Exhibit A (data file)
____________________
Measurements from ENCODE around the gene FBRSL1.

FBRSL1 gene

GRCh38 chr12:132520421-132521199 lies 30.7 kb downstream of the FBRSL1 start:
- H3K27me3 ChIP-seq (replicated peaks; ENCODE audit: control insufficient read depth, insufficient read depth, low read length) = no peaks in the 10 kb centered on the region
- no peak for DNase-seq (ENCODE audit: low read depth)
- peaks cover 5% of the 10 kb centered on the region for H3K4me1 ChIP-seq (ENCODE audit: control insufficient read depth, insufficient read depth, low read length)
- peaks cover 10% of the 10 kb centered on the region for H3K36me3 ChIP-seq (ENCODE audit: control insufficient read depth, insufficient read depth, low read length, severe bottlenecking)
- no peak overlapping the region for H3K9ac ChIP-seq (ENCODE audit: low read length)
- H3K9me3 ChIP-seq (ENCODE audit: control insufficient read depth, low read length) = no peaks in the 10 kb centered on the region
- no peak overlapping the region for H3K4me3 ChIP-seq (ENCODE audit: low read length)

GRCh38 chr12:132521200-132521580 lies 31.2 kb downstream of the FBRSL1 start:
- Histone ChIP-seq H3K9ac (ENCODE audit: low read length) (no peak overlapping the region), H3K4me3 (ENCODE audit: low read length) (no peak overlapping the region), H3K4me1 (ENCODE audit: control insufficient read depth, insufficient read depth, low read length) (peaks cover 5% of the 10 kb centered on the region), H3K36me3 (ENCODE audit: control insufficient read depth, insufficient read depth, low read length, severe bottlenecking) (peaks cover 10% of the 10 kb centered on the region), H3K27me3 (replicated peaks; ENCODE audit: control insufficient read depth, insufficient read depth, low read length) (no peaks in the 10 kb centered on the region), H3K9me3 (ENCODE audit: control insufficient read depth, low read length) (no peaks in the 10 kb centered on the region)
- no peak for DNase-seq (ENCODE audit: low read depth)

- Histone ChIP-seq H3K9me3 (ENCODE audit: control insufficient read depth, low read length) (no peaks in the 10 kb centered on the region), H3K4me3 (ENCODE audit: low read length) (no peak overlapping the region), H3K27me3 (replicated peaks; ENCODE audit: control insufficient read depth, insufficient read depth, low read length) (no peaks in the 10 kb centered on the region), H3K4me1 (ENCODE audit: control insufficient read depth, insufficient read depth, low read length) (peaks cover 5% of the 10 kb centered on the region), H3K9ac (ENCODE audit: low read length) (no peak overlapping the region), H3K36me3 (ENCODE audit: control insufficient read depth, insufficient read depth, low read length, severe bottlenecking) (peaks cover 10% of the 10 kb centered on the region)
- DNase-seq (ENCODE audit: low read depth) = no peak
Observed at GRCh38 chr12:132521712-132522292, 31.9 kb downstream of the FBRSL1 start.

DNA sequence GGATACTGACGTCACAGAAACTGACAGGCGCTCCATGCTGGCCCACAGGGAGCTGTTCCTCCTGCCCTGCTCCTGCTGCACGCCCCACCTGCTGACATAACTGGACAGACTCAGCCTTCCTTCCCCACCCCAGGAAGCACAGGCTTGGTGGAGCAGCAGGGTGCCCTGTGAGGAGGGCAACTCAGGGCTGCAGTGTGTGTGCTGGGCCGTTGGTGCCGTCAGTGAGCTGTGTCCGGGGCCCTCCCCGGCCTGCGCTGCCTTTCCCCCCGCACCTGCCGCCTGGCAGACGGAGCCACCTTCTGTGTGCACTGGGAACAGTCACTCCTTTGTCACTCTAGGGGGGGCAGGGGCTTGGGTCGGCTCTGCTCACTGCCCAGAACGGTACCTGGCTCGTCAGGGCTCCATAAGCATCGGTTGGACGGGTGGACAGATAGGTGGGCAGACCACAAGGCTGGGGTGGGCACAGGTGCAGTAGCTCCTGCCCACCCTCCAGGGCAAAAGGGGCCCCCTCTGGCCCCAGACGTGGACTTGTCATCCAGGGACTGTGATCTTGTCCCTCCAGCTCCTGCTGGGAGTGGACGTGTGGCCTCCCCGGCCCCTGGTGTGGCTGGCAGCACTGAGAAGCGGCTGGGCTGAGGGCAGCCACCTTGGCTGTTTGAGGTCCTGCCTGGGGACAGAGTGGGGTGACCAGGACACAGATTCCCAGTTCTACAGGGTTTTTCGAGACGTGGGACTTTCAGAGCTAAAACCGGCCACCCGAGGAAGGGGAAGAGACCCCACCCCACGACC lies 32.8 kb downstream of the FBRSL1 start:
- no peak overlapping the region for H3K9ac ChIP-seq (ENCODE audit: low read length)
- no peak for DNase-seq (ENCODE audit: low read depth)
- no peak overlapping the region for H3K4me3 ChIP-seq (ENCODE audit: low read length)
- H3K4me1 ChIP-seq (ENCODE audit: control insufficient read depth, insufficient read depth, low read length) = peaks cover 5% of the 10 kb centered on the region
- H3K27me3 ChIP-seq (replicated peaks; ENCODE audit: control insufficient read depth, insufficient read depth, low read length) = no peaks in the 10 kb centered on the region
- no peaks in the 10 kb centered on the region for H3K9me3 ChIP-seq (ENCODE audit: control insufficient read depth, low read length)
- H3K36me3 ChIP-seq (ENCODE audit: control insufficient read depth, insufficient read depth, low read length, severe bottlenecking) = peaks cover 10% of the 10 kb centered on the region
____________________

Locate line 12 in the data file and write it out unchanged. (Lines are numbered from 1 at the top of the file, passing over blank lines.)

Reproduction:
- Histone ChIP-seq H3K9ac (ENCODE audit: low read length) (no peak overlapping the region), H3K4me3 (ENCODE audit: low read length) (no peak overlapping the region), H3K4me1 (ENCODE audit: control insufficient read depth, insufficient read depth, low read length) (peaks cover 5% of the 10 kb centered on the region), H3K36me3 (ENCODE audit: control insufficient read depth, insufficient read depth, low read length, severe bottlenecking) (peaks cover 10% of the 10 kb centered on the region), H3K27me3 (replicated peaks; ENCODE audit: control insufficient read depth, insufficient read depth, low read length) (no peaks in the 10 kb centered on the region), H3K9me3 (ENCODE audit: control insufficient read depth, low read length) (no peaks in the 10 kb centered on the region)